Venus in Fur, Theatre Royal Haymarket

A hit on Broadway, David Ives’s steamy two-hander now boasts Natalie Dormer and David Oakes, well-known for their screen work, in its West End cast, with Patrick Marber on directing duties. That plus the tabloid panting over Dormer’s skimpy S&M attire should certainly sell tickets, but Ives’s piece has also gained spikiness from recent interrogation of the casting couch and the murky intertwining of sex and power.

Read my full theartsdesk review here

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A Woman of No Importance, Vaudeville Theatre

Dominic Dromgoole’s new company Classic Spring kicks off its year-long celebration of Oscar Wilde with lesser-known 1893 work A Woman of No Importance. A starry cast, led by the incandescent Eve Best, makes a strong case for the play, though Dromgoole’s reclaiming of Wilde in the proscenium arch theatre space for which he originally wrote is more of a mixed affair.

Read my full BroadwayWorld review here

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Strictly Speaking: Week 4

No theme this week, thank the Strictly gods, unless you count the tidal wave of emotion that saw a nation reaching for more Kleenex. If an overcome Alexandra wishing her late mother could have seen her 10s-scoring jive didn’t get you, how about Jonnie’s shoutout to the surgeon who saved his life, or Susan acing a jubilant number set to her wedding dance music in front of her parents? If none of the above worked, you may be a replicant.

Read my full Dancing Times blog here

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Beginning, National Theatre

It seems to be the week for notable romcom two-handers. Joining Simon Stephens’ Heisenberg and David Ireland’s The End of Hope is David Eldridge’s meditation on the loneliness and halting longing of modern relationships.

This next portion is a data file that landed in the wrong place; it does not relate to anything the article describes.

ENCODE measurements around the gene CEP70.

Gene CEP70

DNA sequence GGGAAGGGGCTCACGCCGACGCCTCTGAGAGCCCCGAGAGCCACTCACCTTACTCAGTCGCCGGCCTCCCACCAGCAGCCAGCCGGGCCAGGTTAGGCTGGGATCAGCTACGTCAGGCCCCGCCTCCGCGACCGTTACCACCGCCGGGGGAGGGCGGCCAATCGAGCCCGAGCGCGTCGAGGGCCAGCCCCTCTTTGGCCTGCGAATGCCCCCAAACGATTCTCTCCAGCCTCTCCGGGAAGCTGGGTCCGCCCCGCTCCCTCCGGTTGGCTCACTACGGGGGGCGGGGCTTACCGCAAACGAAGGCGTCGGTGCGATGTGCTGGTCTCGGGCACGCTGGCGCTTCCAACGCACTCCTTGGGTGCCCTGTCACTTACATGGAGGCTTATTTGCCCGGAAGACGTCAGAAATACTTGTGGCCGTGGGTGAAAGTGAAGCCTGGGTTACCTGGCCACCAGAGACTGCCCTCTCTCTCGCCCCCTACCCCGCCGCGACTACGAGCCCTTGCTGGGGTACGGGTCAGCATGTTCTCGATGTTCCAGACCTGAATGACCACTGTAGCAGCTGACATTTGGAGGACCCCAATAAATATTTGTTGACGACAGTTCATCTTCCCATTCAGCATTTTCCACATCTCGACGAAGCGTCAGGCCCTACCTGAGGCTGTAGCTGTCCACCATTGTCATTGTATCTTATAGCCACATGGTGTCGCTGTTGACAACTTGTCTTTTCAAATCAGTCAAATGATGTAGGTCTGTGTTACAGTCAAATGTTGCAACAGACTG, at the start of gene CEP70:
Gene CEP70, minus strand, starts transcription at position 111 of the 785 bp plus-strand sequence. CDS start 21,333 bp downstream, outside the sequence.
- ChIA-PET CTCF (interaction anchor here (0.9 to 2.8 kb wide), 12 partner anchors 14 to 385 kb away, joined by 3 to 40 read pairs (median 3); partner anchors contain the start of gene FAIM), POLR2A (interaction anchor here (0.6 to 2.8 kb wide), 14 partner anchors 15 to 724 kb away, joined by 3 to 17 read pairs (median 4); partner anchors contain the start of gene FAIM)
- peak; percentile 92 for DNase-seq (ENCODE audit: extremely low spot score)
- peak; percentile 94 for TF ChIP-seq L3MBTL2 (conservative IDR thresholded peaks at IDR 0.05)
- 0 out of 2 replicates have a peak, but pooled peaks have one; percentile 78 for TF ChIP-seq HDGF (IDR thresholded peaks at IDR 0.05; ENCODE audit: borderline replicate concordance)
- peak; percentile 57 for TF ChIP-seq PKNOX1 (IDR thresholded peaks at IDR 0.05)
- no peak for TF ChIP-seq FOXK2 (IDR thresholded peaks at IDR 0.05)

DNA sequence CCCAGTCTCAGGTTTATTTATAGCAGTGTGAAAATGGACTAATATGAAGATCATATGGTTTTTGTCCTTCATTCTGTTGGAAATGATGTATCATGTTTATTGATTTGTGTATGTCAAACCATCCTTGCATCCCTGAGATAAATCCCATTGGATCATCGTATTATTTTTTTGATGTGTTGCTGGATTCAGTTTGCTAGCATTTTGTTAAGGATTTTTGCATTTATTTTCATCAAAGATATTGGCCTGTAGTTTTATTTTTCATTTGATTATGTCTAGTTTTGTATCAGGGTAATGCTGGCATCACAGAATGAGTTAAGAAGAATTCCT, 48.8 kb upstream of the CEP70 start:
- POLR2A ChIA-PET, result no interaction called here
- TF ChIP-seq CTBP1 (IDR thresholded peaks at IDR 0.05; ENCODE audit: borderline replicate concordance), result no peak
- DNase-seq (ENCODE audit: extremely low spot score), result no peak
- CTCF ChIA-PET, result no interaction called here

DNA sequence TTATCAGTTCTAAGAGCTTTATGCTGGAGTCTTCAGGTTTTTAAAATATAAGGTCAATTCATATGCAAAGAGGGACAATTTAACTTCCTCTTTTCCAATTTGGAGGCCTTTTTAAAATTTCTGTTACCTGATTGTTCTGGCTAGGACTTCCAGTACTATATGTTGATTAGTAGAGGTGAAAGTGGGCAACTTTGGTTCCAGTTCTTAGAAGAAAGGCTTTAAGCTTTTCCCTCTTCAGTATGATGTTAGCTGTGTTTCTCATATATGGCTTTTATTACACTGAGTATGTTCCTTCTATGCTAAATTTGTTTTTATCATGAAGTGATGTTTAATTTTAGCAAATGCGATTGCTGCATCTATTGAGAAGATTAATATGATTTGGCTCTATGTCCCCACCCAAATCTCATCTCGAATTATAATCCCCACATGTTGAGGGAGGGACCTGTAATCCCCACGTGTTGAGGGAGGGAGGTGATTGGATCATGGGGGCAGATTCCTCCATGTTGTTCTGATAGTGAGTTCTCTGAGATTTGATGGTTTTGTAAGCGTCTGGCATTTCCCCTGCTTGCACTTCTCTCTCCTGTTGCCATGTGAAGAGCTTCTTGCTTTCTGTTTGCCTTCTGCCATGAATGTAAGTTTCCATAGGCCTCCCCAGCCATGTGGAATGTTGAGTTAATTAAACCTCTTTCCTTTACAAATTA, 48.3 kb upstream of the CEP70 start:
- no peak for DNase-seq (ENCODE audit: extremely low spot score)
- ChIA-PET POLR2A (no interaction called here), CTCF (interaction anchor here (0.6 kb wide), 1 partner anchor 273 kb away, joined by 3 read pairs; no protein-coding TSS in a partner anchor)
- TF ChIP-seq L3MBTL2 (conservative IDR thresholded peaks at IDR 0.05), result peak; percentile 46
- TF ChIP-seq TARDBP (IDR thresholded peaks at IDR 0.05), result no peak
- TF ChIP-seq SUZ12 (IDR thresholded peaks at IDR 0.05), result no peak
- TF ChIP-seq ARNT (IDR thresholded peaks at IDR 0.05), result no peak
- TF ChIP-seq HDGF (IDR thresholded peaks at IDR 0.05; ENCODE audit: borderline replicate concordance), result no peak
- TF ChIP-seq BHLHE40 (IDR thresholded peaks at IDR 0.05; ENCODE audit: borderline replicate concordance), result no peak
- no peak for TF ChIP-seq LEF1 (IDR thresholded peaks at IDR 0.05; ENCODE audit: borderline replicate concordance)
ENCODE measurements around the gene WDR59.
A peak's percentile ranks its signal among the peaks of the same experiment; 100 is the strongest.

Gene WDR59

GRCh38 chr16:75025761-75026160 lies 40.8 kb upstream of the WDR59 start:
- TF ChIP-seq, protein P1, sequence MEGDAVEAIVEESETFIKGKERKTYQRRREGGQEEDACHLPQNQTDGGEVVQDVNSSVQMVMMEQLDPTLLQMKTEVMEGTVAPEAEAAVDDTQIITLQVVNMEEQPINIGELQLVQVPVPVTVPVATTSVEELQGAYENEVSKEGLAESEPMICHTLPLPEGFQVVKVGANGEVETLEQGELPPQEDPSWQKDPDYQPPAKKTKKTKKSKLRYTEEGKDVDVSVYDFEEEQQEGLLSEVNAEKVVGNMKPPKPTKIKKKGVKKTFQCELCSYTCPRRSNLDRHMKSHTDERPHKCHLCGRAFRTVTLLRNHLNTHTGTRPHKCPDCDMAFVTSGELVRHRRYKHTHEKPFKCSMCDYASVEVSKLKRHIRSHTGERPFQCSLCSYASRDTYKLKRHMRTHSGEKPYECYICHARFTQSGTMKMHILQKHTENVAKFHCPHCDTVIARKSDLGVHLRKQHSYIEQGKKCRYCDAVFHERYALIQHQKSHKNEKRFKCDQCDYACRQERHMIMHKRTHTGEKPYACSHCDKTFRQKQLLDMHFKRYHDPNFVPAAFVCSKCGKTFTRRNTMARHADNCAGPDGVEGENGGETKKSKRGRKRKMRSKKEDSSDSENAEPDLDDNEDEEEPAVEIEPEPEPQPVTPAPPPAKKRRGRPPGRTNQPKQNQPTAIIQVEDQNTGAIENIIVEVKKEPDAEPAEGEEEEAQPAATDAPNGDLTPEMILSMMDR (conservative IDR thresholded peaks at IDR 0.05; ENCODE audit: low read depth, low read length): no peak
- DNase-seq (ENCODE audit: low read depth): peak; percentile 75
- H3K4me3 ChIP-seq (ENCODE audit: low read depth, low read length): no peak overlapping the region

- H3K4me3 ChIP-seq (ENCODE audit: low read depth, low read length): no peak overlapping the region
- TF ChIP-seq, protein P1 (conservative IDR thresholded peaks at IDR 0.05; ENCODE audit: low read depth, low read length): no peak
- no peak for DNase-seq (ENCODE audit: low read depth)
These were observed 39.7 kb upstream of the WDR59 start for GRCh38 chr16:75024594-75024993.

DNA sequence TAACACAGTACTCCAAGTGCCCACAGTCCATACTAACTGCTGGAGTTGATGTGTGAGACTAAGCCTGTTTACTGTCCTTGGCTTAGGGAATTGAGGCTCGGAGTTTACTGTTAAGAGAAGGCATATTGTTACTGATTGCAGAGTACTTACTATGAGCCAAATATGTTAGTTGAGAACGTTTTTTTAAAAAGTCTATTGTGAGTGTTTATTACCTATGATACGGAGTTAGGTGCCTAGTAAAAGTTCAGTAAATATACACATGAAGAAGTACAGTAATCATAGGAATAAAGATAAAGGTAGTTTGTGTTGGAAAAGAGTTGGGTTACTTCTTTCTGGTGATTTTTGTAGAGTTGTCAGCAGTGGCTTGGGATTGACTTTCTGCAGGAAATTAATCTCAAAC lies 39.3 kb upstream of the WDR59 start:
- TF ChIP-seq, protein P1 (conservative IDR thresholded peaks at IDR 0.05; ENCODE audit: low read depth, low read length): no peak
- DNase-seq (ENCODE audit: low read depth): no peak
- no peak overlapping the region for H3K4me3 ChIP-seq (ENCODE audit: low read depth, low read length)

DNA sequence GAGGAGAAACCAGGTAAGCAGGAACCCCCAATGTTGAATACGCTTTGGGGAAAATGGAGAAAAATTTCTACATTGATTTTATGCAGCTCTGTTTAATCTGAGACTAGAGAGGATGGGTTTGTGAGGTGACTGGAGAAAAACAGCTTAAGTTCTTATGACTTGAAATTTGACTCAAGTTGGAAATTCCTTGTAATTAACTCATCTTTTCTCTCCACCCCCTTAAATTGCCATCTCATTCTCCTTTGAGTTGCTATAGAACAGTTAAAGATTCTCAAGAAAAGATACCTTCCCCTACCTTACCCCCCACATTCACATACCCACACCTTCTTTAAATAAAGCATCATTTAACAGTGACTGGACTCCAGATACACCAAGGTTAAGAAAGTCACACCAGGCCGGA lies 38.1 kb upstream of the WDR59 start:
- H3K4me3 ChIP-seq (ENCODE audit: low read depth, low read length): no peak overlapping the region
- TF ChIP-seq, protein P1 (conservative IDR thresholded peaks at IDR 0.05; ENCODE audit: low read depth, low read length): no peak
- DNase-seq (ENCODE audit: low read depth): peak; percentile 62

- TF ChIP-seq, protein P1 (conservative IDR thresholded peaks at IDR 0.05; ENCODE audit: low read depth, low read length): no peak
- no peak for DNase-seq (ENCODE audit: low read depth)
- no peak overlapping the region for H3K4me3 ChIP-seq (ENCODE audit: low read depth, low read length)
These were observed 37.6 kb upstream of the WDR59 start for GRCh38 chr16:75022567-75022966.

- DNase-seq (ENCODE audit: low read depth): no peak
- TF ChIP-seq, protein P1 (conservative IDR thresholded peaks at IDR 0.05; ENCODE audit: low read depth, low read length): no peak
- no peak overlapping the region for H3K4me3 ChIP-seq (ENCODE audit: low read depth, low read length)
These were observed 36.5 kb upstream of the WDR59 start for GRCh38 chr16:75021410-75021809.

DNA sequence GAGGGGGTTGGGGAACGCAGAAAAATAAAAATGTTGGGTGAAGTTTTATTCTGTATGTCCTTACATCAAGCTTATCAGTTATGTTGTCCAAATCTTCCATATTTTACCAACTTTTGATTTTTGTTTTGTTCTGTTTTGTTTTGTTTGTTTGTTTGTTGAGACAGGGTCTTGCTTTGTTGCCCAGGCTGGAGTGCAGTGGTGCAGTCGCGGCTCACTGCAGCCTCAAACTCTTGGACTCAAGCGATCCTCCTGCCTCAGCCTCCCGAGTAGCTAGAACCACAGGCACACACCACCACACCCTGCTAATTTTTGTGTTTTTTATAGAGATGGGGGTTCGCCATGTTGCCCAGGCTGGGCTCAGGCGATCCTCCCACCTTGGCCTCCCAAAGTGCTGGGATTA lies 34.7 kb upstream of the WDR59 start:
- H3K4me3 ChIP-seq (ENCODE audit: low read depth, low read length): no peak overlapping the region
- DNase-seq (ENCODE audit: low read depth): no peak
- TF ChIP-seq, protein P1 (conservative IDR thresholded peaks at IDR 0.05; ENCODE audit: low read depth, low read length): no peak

Read my full BroadwayWorld review here

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BWW Interview: Emma Fielding

The actress discusses Dominic Dromgoole’s production of Oscar Wilde’s A Woman of No Importance at Vaudeville Theatre.

Read my full BroadwayWorld interview here

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Designs of the Year, Dali and Duchamp, and Philip Pullman

On my October MoveTo Town and Country Arts page:

  • Pick of the month: Grand designs The Design Museum unveils Designs of the Year
  • Don’t miss: Rebel rebel Dali and Duchamp at the Royal Academy
  • Commuter corner Philip Pullman’s The Book of Dust and podcast drama Within the Wires

Read the full page here

Read the latest edition of MoveTo Town and Country here

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Degas, London Design Festival and Lisbeth Salander

On my September MoveTo Town and Country Arts page:

  • Pick of the month: By design Highlights of the 15th annual London Design Festival
  • Don’t miss: Last impression Burrell Collection Degas gems at the National Gallery
  • Commuter corner The Girl Who Takes an Eye for an Eye and podcast Spirits

Read the full page here

Read the latest edition of MoveTo Town and Country here

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Heisenberg: The Uncertainty Principle, Wyndham’s Theatre

For the premiere work of new company Elliott & Harper Productions, director Marianne Elliott got the Curious Incident band back together, from playwright Simon Stephens to her acclaimed creative team. But it’s in service of a much more intimate piece that – while strikingly staged – at times feels like an odd fit for a West End house.

Read my full BroadwayWorld review here

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Strictly Speaking: Week 3

Ah, Movie Week, AKA Can You Remotely Recognise The Dance Under Ten Layers of Theming Week. This was no exception – I had to keep checking my notes to see which dance was supposedly being represented. Also: Trolls. I’m just leaving that there.

Read my full Dancing Times blog here

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The Lie, Menier Chocolate Factory

A year after premiering acclaimed French playwright Florian Zeller’s The Truth, London’s Menier Chocolate Factory now hosts The Lie – which, as the name suggests, acts as a companion piece of sorts. Once again, we’re in a slippery Pinteresque realm, the seemingly conventional domestic set-up teasingly deconstructed as Zeller challenges our conception of honesty and morality.

Read my full theartsdesk review here

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